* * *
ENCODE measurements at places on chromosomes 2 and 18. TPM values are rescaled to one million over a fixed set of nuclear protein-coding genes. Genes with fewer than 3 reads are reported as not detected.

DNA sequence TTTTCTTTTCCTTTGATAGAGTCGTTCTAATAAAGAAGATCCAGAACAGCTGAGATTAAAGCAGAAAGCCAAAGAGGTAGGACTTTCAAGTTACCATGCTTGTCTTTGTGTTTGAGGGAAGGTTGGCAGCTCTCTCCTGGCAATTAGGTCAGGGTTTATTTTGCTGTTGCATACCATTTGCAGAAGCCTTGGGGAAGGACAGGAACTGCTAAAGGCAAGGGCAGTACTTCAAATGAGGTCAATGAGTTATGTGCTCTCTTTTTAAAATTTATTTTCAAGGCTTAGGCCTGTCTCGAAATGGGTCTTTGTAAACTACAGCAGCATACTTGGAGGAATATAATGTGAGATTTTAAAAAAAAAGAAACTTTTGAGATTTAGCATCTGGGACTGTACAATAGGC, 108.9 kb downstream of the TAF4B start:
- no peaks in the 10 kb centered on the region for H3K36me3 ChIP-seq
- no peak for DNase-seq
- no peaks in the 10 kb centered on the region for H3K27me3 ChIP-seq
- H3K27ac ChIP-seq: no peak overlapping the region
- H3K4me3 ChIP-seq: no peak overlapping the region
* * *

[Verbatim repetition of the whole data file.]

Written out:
ENCODE measurements at places on chromosomes 2 and 18. TPM values are rescaled to one million over a fixed set of nuclear protein-coding genes. Genes with fewer than 3 reads are reported as not detected.

DNA sequence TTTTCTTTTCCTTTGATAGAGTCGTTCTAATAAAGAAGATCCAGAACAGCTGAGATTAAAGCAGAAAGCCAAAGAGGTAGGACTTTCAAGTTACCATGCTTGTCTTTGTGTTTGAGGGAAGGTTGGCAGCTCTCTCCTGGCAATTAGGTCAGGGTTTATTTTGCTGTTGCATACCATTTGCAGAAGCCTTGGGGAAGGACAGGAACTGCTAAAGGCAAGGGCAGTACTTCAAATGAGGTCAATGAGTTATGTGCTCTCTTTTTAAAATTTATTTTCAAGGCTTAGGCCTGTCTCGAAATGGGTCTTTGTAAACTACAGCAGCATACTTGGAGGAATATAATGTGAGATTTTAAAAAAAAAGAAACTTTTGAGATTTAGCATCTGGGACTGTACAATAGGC, 108.9 kb downstream of the TAF4B start:
- no peaks in the 10 kb centered on the region for H3K36me3 ChIP-seq
- no peak for DNase-seq
- no peaks in the 10 kb centered on the region for H3K27me3 ChIP-seq
- H3K27ac ChIP-seq: no peak overlapping the region
- H3K4me3 ChIP-seq: no peak overlapping the region